Invincible: Every WSL team that has gone unbeaten and a breakdown of their season

Ibrahim Balogun
By Ibrahim Balogun
11 Min Read

This may seem like a weird article. After all, if a team had gone invincible, you would have heard about it right? Wrong. There’s been a few unbeaten teams in the WSL era, and I’m here to speak about how they achieved that feat, their playing squads and also their style of play. At the end, I’ll come to a conclusion, and see if any more teams could achieve this.

Only 2 teams have done such a thing in the men’s game, and only 1 in the Premier League. Those teams are Preston North End in 1889 (nicknamed the Old Invincibles) and Arsenal in 2004 (nicknamed The Invincibles). The Arsenal team is particularly treasured, as they are the only team to do so in the modern era. The Invincibles are treasured particularly by Arsenal fans, which is shown in a recent viral tweet with fans overwhelmingly voting no. This is due to the fact that Arsenal went unbeaten in 38 games, whilst Preston went unbeaten in a 22 game season.

In case you were unaware, invincible means too powerful to be defeated or overcome, and unbeaten means to not be defeated or surpassed. So I’ll use the word interchangeably. Just a note that no team has gone beaten in a 22 game season, but considering that there’s only been 1 of those in WSL history, that’s not entirely surprising. But without any further notice, let’s get into it.


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Arsenal were the first team to go unbeaten, with the event coming in the 2012 WSL season. This was the Gunners’ ninth title on the bounce but would prove to be their last until 2019, but this team was bound to win the title due to its sheer quality and depth which can’t even be visualised, but I’ll try.

This team was insane, with the likes of Alex Scott, Gemma Davidson, Kim Little, Becky Spencer, Steph Houghton, Jen Beattie, Ellen White, Yvonne Tracy, Rachel Yankey, Jordan Nobbs, Katie Chapman, Gilly Flaherty, Niamh Fahey, Danielle Carter, Julie Fleeting, Hayley Ladd, Emma Byrne, Ciara Grant, Jayne Ludlow, Faye White and Kelly Smith. And every single game, 10 of those players would be on the bench. This team had depth in insane numbers, and whether it was a devastating White, Smith, Fleeting attack; a technically astute Little, Nobbs, Ludlow midfield or an unbeatable Flaherty, Fahey, Houghton, Scott, Byrne defence, Arsenal were simply too good. And with a manager who knows the club from inside out, they were destined for greatness.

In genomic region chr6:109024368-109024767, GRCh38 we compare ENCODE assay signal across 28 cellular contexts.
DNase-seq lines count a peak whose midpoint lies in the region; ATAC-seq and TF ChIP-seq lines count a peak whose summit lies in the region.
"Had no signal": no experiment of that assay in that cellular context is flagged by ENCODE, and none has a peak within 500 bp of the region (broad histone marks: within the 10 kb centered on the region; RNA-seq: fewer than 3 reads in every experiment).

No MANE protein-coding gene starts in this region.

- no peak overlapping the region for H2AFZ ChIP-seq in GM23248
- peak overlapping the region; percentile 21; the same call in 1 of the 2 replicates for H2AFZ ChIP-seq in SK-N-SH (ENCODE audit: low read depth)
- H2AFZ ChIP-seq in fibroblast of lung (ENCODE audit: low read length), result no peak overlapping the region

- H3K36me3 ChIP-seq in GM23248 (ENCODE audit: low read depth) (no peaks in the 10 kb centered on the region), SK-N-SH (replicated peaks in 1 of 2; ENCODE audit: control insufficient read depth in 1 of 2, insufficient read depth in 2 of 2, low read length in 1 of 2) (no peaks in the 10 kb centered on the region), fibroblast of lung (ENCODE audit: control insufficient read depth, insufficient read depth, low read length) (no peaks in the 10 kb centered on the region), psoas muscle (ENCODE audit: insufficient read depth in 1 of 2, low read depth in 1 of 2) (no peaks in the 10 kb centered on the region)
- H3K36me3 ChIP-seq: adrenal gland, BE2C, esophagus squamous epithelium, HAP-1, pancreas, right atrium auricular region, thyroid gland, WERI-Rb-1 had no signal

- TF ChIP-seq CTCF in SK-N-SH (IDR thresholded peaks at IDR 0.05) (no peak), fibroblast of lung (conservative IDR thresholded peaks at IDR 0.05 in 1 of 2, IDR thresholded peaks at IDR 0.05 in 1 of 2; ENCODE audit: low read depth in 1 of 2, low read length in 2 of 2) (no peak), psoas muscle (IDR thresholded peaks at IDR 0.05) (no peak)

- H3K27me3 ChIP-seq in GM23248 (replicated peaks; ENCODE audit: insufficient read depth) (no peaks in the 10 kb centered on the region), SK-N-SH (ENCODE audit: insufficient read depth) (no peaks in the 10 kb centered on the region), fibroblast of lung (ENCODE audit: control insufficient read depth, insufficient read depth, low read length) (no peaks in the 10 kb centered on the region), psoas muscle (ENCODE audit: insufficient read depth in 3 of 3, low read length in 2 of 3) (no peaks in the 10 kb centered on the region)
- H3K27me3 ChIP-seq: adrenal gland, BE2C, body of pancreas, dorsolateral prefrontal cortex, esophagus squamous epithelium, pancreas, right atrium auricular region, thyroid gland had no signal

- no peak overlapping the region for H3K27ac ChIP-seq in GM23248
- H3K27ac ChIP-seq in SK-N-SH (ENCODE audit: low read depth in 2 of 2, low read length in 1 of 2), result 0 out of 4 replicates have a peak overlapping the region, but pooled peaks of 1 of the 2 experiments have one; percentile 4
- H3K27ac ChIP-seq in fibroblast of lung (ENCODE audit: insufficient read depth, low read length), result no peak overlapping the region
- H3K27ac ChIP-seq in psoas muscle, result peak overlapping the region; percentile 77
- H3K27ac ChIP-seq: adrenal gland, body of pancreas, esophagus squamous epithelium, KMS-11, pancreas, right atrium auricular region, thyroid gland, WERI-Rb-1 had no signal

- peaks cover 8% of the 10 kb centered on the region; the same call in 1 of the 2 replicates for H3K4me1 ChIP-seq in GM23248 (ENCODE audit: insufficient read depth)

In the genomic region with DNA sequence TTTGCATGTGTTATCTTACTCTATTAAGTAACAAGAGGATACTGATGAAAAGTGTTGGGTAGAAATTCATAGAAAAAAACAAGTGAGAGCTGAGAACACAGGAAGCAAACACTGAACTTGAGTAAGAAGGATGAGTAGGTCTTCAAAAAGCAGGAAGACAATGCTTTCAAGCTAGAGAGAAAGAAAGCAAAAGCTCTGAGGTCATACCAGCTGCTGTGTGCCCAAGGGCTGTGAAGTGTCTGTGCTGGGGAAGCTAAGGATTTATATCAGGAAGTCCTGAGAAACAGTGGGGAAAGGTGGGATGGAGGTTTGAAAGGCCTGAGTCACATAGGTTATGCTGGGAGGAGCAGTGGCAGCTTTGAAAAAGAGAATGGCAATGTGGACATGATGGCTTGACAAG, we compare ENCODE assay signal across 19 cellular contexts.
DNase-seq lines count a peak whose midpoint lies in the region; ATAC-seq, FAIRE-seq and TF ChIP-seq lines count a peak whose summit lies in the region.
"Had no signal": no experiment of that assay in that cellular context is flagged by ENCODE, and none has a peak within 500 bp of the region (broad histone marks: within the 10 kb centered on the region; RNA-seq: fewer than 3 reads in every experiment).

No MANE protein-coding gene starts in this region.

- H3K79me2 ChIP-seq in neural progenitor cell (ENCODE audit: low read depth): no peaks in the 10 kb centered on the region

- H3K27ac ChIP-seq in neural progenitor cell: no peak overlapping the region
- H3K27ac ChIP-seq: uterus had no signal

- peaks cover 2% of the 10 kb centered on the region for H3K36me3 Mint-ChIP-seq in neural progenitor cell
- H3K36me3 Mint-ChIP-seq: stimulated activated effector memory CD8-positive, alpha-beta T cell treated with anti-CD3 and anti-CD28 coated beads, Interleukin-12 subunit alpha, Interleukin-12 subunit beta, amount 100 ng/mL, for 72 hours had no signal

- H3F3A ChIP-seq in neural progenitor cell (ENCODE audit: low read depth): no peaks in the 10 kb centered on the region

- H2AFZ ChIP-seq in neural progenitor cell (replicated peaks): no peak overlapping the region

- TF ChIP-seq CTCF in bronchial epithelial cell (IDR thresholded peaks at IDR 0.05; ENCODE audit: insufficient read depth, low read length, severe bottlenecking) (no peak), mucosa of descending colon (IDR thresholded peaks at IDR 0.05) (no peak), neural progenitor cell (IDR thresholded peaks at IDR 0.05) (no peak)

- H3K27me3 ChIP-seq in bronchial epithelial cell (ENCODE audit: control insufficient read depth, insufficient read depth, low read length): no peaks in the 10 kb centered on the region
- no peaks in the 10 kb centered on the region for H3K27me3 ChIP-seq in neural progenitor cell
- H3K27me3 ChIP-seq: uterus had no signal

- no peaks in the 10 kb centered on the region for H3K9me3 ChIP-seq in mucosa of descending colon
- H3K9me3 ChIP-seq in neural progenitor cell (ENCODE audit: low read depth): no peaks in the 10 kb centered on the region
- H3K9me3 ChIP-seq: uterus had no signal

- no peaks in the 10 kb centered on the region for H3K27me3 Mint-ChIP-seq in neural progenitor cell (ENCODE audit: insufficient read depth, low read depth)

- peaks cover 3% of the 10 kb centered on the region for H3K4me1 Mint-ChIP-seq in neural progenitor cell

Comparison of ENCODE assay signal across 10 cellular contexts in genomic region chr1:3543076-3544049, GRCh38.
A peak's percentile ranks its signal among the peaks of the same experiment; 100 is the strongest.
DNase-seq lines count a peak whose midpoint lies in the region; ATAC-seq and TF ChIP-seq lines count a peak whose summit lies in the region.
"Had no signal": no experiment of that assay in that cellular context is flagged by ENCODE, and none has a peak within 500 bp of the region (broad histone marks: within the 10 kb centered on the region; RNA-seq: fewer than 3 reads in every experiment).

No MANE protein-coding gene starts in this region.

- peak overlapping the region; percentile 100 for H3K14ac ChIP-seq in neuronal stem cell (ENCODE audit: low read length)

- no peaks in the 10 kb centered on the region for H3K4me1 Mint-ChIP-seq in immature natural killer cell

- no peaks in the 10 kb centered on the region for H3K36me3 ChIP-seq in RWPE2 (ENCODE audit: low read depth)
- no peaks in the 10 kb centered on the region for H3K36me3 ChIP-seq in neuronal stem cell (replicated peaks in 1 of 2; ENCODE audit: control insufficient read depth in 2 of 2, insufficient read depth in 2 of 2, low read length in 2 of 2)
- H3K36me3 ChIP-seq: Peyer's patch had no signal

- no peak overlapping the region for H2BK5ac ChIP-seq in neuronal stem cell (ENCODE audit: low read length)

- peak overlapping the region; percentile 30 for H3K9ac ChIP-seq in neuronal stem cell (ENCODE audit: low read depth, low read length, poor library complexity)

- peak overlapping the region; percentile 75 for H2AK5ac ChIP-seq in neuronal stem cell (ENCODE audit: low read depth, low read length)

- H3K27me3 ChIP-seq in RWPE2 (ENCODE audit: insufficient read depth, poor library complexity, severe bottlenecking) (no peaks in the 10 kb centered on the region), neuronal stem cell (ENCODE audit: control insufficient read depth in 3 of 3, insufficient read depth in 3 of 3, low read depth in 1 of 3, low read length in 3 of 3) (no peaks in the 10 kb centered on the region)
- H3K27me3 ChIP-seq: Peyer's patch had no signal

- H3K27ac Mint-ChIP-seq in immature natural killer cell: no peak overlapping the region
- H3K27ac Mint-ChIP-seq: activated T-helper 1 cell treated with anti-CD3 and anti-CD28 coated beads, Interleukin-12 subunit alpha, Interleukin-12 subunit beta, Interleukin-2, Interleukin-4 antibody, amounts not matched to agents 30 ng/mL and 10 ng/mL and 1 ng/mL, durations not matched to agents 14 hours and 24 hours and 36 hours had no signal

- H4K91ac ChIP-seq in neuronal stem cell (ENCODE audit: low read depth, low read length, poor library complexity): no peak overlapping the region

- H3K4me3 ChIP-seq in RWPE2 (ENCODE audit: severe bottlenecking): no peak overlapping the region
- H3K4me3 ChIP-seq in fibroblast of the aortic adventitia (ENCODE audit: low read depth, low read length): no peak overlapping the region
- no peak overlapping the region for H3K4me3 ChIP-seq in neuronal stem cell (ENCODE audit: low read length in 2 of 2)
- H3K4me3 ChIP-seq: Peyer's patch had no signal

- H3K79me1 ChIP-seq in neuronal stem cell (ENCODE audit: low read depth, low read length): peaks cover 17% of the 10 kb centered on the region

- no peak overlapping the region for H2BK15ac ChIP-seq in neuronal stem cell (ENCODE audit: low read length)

The Gunners had a 10-4-0 record that season, and with an attacking philosophy, conceded 18 goals. But it definitely worked, as they scored 39 goals to win the league. 3 players finished inside the top 9 goalscorers, and eventually came away with the season holding a treble.


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Despite an increase in the number of matches played, just 4 years after Arsenal, Manchester City became invincible as they won the 2016 WSL season, the last summer season before the change over to winter. Both Steph Houghton and Jen Beattie had moved to the City team, and were now 2-time invincible winners. This was City’s only WSL title, and with a star-studded team, it was just a matter of time.

City had a good team, with the likes of Karen Bardsley, Ellie Roebuck and Marie Hourihan contesting for the number 1 shirt; Jen Beattie, Abbie McManus, Lucy Bronze, Steph Houghton and Demi Stokes all fighting for a starting birth; a star studded midfield selection with Tessel Middag, Jill Scott, Kiara Walsh and Izzy Christensen; and finally a forward line which rivaled any team in the world, with Toni Duggan, Kosovare Asllani, Nikita Parris, Melissa Lawley, Ella Toone, Jane Ross and Georgia Stanway all looking to be City’s number 9.